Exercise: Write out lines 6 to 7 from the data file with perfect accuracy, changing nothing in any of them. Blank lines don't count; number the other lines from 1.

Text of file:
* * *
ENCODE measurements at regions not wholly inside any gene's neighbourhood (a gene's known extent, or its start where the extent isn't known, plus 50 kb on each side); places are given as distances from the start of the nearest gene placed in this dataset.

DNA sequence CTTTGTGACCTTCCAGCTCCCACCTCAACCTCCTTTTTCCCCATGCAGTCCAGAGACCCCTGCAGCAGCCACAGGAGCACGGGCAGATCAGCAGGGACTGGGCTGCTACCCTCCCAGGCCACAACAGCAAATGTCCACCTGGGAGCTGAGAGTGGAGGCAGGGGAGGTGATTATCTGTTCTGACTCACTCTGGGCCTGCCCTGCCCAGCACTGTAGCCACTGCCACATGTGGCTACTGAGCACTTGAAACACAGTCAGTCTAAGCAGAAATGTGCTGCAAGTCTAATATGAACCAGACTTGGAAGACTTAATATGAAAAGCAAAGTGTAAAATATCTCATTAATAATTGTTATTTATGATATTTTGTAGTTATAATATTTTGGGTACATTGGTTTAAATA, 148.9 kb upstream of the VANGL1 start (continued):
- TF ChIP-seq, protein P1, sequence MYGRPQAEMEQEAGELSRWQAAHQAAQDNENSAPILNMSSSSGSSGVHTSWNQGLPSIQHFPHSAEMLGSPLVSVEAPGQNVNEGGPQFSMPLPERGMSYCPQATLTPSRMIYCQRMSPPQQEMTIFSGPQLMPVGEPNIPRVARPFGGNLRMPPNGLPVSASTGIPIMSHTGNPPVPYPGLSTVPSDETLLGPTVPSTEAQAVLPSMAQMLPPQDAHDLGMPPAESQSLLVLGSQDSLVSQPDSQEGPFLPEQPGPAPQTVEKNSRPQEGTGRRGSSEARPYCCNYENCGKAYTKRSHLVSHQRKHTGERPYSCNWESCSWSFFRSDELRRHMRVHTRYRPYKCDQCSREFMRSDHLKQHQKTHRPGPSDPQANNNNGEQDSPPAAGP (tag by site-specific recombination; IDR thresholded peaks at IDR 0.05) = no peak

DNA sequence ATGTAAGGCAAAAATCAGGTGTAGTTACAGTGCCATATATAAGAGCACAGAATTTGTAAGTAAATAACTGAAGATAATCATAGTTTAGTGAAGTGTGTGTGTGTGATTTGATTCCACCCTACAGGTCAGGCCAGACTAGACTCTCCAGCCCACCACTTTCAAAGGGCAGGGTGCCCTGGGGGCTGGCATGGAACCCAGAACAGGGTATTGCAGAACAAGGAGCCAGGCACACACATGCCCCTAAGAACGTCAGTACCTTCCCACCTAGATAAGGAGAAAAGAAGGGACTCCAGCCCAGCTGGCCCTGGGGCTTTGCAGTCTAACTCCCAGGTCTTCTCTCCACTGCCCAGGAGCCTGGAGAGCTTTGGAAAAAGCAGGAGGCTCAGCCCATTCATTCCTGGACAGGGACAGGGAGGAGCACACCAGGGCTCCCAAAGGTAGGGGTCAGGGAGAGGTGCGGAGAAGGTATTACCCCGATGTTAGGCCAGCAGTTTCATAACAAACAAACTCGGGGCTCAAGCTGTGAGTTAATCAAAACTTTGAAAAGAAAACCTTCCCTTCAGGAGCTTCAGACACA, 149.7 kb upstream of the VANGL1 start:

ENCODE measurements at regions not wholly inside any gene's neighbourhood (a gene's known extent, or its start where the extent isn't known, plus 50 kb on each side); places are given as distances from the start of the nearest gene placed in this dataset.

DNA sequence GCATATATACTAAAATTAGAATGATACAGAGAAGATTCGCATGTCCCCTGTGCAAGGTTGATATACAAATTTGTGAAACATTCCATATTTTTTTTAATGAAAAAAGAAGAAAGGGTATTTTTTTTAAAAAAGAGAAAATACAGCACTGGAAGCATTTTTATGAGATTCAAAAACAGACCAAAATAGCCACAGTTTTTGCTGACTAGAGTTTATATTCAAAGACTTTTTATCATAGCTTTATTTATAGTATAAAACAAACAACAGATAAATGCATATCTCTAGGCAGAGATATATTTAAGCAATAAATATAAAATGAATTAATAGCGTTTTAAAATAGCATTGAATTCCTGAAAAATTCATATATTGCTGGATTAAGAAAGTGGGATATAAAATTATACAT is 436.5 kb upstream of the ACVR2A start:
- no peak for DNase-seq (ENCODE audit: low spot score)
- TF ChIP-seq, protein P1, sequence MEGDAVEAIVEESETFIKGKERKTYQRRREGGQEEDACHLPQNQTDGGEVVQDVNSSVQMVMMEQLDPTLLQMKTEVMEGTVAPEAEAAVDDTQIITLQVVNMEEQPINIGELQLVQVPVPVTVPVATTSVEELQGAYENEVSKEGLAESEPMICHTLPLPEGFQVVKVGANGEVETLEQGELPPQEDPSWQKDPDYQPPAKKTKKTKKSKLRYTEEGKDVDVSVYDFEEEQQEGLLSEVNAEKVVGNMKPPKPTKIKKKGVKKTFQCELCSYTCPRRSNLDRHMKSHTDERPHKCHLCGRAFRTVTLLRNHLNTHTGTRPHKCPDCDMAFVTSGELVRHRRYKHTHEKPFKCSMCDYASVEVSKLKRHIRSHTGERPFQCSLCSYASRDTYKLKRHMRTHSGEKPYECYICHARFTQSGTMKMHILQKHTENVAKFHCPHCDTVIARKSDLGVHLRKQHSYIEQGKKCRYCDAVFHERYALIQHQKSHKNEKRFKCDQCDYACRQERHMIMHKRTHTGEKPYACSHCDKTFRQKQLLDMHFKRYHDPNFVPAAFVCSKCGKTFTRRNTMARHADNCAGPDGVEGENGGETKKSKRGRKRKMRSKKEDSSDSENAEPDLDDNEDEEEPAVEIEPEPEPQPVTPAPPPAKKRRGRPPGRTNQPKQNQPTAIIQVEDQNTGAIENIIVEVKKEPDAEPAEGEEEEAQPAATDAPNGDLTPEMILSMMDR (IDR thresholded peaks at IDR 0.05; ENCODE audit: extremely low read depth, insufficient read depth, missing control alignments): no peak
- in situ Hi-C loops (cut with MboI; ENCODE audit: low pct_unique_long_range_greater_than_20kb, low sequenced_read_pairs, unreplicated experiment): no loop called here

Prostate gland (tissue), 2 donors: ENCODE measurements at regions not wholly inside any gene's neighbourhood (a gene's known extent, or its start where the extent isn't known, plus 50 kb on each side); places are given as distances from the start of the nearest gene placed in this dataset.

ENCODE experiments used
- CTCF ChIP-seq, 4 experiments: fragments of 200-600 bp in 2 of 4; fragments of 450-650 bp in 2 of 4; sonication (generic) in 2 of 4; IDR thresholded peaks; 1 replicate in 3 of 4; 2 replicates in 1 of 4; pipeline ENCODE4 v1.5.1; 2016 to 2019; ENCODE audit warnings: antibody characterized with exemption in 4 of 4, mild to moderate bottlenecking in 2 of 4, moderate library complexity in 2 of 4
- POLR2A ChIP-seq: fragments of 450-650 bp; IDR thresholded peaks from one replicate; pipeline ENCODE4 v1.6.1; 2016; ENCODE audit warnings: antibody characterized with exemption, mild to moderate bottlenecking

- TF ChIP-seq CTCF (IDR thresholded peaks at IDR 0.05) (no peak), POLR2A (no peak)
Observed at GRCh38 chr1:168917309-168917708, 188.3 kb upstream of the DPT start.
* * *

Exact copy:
DNA sequence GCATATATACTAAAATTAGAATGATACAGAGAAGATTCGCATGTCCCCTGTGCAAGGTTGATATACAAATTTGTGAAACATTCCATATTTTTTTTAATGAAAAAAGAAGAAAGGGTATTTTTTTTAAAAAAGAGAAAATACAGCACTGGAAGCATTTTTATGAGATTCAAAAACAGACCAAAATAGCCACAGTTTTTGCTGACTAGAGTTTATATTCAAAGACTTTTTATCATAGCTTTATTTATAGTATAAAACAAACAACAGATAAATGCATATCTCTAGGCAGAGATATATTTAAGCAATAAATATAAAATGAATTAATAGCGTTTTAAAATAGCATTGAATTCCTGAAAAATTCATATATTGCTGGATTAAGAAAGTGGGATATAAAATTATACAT is 436.5 kb upstream of the ACVR2A start:
- no peak for DNase-seq (ENCODE audit: low spot score)